The student-built cyclotron at Houghton College is in the nA range of beam current typically, with a max achieved of 100 nA for H2+, and max proton energy of 157 keV (but at low beam current). I think 300-400 keV is the theoretical max for their system. More details in this PDF: http://www.houghton.edu/am-site/media/p ... fuller.pdf

Michael Bretti
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Re: Request for Verified Specifications of Amateur Accelerators

Post by Michael Bretti » Fri Jan 04, 2019 8:00 pm

Ian Krase,

Once I have achieved (or at least attempted) first beam, I will begin releasing information and specs on the accelerator. It is nothing new or novel - it is in fact a very old accelerator technology, that, as far as I am aware, has not been built at the amateur level yet (though I could be wrong, I am still searching extensively for any evidence of this type of accelerator being built and operated at the amateur level.) The accelerator will operate in two modes - high power mode, and high energy mode. The primary accelerator has been officially named EXEDA, which will be the main high power operating mode. A modified topology, named EXEDA-MEVI, will operate to produce higher output energies.

The type of accelerator that EXEDA is based on is a widely used, though much less discussed type of accelerator. The accelerator for EXEDA-MEVI however, based on my research, appears to be an incredibly niche and rare type of accelerator that appears to be largely forgotten and dead within the accelerator world now. Even talking to others in the field with decades of experience have not heard about it. However, I believe it has incredible potential for the hobbyist community. Both systems, if they work, would open up a lot of exciting physics experiments at the amateur level that have yet to be tapped or explored before at this level.

Sorry that this does not directly answer your question of the type of accelerator it is. It will be fully open source, but I would like to at least try attempt beam on this type first (if it hasn't already been done) before I release everything on it. Of course if it has already been done at this level then there will be little point of holding out info for after my first beam attempt.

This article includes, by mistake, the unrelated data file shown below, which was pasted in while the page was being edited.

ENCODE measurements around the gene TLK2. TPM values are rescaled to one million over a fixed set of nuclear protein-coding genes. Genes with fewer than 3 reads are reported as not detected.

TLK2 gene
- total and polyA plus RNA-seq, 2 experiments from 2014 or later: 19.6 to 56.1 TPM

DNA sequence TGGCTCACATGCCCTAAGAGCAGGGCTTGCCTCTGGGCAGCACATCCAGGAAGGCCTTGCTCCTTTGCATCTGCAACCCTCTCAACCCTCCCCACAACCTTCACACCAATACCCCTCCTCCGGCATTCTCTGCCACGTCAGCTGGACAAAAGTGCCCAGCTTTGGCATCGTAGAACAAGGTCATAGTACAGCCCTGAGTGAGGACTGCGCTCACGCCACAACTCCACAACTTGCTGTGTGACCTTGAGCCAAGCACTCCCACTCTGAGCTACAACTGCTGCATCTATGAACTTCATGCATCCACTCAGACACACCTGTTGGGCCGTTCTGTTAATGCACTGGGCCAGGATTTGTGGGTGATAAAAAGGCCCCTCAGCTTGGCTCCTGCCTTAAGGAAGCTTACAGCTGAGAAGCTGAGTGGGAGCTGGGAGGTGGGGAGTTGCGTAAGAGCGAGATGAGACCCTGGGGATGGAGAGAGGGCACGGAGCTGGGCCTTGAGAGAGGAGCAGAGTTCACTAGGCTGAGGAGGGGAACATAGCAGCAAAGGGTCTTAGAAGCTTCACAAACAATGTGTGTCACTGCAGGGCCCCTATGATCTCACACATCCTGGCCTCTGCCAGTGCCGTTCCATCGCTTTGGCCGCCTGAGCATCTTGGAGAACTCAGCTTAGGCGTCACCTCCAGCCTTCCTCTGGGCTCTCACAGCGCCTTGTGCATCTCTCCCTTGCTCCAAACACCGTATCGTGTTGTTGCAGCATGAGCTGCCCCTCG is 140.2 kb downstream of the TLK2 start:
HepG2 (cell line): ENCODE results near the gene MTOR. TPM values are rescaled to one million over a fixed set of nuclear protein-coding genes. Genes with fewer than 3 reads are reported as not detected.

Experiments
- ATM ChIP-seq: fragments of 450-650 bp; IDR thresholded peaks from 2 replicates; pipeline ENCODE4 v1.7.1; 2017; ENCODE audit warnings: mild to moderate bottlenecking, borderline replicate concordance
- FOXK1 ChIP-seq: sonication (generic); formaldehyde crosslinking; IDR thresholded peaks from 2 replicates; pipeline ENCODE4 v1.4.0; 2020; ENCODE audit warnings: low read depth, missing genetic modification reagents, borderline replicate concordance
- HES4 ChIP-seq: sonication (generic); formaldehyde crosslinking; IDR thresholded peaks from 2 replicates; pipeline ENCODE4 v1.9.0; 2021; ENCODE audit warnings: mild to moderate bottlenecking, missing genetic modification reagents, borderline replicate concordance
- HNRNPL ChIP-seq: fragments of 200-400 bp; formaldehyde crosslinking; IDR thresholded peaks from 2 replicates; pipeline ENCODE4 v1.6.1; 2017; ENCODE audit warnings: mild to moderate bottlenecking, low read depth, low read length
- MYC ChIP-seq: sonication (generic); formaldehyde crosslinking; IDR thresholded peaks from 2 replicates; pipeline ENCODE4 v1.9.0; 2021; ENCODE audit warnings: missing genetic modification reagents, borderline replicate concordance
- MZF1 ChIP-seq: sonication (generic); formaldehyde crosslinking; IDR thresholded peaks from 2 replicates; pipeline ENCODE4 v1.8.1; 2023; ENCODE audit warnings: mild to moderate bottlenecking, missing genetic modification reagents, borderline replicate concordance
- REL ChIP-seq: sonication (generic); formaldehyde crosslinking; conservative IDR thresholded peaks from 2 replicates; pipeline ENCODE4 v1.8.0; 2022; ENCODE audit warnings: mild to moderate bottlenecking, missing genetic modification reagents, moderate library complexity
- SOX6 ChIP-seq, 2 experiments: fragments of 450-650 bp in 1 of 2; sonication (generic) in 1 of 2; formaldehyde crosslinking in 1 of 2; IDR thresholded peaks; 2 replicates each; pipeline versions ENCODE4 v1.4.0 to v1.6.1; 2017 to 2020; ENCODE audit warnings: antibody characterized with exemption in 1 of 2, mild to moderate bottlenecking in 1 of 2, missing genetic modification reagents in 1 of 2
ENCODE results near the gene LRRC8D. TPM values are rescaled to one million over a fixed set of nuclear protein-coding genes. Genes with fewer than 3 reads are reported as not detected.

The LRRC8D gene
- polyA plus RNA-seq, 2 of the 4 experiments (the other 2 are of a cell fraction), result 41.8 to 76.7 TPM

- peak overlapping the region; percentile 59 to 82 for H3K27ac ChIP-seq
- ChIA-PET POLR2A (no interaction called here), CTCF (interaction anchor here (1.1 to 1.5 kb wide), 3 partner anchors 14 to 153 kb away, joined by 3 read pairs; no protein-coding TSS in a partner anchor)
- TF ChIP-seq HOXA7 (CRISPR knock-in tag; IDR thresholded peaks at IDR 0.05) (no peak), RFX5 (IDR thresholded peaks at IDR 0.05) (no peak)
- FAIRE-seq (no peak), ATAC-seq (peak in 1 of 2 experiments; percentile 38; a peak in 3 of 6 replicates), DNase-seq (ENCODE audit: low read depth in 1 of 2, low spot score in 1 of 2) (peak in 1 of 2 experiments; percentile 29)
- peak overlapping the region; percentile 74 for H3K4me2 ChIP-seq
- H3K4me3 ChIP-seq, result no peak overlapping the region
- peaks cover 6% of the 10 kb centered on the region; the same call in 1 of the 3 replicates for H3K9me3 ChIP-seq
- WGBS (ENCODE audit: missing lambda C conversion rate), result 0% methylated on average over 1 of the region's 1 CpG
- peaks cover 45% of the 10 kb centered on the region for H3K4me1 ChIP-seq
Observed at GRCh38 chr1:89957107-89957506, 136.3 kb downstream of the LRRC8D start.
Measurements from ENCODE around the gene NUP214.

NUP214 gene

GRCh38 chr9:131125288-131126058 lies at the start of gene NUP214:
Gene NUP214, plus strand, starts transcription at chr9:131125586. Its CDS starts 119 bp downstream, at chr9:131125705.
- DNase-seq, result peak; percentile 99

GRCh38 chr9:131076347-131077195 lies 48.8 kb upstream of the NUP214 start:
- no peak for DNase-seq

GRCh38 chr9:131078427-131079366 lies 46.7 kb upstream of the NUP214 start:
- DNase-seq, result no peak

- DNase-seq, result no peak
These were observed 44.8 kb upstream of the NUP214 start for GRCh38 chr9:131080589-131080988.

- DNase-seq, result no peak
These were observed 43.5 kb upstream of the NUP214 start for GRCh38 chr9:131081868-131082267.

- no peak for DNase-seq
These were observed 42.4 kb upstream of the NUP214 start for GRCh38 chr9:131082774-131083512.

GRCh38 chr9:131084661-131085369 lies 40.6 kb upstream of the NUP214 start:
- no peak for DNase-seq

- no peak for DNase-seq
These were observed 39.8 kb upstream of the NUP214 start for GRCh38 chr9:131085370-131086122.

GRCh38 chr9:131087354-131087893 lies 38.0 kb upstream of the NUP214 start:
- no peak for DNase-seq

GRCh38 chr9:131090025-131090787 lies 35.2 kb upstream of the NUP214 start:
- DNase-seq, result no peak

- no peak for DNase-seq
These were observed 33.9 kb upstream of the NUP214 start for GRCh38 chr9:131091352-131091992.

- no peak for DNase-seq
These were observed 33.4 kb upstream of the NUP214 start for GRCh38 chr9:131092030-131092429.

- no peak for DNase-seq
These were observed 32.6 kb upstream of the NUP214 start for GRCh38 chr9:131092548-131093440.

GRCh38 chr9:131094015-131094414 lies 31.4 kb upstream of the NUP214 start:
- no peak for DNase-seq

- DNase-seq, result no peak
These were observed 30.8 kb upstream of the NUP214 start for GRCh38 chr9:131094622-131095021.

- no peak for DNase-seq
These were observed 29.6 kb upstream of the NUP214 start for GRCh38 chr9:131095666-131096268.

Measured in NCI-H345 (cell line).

Last edited by Michael Bretti on Fri Jan 04, 2019 8:22 pm, edited 1 time in total.

Michael Bretti
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Re: Request for Verified Specifications of Amateur Accelerators

Post by Michael Bretti » Fri Jan 04, 2019 8:21 pm

Chris Mullins,

Thanks a bunch for the specs on your cyclotron! It is great to see that you have very repeatable methods for determining beam current and energy. I definitely look forward to seeing how your effort progresses, and if you can hit your peak beam energy!

I have looked over Tim Koeth's work in the past, as well as the other largely referenced amateur cyclotron builds in the past. I did recently reach out to him inquiring about info regarding the amateur cyclotron community and what has been achieved in it so far, though I am sure he is incredibly busy. The other resource is great to have, thanks for the link to that as well.

I am curious to see what others have done partly because there is such an immense variation and discrepancy in results. What makes things even more challenging to sort through is that there are many countless claims by individuals across the internet over the years who have written about wanting to attempt or are in the process of "building" accelerators (many MeV level systems in particular), but very few actual hard, verified results. Like the fusor, there are many who have started out on the path to build an accelerator who make claims at the beginning, and just disappear after with no results. I could very well not achieve any beam myself, though I hope my extensively rigorous engineering design approach will help me overcome pitfalls related to this pursuit, and yield some results (even if not optimal).

I was thinking that as part of my effort, I would like to organize a list of documented and verified accelerator builds in the hobbyist community, and to compare methods and achieved results. I believe my approach to my accelerator has some unique advantages compared with other methods attempted in the past, though it means little until I actually have proven beam. The math and historic literature shows that it should work out in theory, but there is a big difference between reading and doing. The doing part is always the toughest.

I would like to modify my initial inquiry at this point and extend it to anyone here on the forums who has successfully built a working accelerator, regardless of resulting energy and beam specs, if resulting measured beam specs could be provided. I will of course search through the forums myself and compile an independent list, but it's always possible I can miss something given the shear volume of info to sort through here and elsewhere.